After he concluded his chanting, he waited around for the dog, but the dog still did not show up. He eventually forgot about his plan to squash the dog with this big, large object. Later he thought that he would go for an evening walk after his evening chants [laughter], and had forgotten about the dog and the rigged door. When he opened the door, down came the big, heavy object on top of his own head. He had not put a very dangerous object up on top of the door, just one with a little bit of a weight to it. He thought to himself, "I made up this scheme in order to harm someone else, but the result of it came back to myself. I need to go about things differently. What I should do is to make friends with the dog. "
The next time the dog showed up to bite him, he offered food to the dog, and kept feeding the dog every time it came around. After about a week, he and the dog became really good friends, and instead of trying to bite him, the dog was very gentle and would lick his knees.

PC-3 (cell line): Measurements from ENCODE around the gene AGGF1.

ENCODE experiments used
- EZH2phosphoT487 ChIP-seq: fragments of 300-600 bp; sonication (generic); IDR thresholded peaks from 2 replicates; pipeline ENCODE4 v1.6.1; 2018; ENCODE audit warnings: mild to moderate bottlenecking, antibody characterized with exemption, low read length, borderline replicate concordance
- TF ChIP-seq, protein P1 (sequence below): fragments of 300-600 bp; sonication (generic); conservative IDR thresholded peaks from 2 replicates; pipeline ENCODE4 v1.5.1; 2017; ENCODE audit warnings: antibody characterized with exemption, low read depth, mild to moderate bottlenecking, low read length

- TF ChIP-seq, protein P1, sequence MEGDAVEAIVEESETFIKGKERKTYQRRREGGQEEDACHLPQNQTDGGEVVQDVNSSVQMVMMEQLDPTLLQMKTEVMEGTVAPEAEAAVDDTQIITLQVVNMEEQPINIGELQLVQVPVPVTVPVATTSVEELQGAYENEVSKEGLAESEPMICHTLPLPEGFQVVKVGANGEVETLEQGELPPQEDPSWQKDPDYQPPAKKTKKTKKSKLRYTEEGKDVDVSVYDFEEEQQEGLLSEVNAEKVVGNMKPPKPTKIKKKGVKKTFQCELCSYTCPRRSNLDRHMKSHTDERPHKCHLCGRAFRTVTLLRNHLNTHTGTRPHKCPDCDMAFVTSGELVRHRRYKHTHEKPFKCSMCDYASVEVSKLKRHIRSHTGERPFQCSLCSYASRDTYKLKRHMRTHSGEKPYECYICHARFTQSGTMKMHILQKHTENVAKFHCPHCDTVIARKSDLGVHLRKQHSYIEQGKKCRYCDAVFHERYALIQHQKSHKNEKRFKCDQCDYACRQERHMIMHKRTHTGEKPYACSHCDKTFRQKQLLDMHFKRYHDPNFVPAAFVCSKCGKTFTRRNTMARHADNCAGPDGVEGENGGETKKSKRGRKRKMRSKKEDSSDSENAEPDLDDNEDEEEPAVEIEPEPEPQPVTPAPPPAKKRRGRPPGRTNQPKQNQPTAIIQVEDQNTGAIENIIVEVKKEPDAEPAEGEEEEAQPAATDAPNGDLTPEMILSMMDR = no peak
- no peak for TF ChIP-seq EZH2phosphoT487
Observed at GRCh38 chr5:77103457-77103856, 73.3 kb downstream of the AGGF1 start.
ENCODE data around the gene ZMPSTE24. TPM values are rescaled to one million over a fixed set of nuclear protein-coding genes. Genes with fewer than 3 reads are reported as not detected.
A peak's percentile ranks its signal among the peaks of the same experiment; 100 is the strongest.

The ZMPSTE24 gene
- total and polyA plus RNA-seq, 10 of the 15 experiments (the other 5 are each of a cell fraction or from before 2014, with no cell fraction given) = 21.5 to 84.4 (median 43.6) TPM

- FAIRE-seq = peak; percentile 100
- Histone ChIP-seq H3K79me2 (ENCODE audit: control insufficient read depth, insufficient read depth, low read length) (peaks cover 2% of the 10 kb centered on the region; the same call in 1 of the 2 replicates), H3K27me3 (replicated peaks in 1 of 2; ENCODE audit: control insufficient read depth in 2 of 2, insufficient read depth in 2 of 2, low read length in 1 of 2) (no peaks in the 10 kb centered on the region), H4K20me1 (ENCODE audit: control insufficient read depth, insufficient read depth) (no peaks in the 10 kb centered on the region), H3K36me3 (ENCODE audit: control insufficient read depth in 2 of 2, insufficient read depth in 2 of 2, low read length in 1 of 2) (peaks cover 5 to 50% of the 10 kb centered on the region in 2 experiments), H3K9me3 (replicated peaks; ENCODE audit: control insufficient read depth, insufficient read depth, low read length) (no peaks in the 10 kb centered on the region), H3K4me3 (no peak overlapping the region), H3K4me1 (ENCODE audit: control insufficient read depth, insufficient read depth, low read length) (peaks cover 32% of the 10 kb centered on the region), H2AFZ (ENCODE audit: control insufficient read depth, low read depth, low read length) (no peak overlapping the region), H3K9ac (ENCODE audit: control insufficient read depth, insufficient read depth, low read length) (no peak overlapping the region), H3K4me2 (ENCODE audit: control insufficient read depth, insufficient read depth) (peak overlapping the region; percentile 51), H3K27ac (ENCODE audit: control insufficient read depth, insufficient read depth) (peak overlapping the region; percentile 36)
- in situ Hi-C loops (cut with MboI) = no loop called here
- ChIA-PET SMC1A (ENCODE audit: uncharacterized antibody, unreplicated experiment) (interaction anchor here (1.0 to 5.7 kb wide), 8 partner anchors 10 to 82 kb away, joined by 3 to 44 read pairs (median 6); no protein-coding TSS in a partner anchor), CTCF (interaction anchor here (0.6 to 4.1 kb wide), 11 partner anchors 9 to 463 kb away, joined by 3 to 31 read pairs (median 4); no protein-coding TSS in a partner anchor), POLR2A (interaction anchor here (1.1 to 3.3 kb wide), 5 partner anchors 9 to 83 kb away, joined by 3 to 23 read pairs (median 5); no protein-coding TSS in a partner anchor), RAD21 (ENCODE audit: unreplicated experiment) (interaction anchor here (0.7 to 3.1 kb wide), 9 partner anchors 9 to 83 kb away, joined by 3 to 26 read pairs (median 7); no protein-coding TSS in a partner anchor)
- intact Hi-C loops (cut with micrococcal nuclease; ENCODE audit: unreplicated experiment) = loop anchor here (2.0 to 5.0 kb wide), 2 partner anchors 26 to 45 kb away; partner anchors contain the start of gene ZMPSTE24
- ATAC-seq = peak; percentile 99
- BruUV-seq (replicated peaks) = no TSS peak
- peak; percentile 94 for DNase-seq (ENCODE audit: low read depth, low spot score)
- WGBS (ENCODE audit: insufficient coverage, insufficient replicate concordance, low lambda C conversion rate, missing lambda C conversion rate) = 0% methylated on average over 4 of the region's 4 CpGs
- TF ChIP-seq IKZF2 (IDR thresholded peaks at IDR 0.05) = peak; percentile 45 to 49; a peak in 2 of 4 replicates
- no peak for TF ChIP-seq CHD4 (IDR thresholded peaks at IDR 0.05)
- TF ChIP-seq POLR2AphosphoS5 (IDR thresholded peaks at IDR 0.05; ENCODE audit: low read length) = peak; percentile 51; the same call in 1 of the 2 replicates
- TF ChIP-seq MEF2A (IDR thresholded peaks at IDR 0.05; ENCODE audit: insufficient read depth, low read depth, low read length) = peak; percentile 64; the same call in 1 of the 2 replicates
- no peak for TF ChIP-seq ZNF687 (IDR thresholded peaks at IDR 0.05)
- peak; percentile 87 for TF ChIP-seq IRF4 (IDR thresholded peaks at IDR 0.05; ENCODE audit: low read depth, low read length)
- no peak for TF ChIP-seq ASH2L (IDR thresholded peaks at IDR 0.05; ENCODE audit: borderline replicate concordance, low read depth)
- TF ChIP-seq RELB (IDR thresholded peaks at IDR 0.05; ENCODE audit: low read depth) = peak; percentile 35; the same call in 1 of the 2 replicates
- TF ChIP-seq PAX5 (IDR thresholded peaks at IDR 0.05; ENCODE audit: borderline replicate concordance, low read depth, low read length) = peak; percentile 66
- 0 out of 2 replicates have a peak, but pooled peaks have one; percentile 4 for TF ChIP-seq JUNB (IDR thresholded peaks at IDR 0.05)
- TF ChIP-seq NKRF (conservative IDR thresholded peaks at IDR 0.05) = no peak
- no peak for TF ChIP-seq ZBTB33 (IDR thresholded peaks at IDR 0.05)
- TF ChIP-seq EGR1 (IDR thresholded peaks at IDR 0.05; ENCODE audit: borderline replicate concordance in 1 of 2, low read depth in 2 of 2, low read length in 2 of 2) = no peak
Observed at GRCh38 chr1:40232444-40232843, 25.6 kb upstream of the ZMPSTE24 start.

So he wasn't harmed anymore by the dog, and the dog wasn't harmed by anything falling on top of it. Both of them were happy and peaceful.
Benefit For Oneself and Others
If we can act from a motivation of wanting to benefit others, this will accomplish benefit for ourselves and others. It will cause us to help people, and will cause those people to help us in return. That is even true for a dog. Dogs have enough intelligence to know that someone is helping them, and they have enough intelligence to know how to help them back. Human beings are even more clever than that.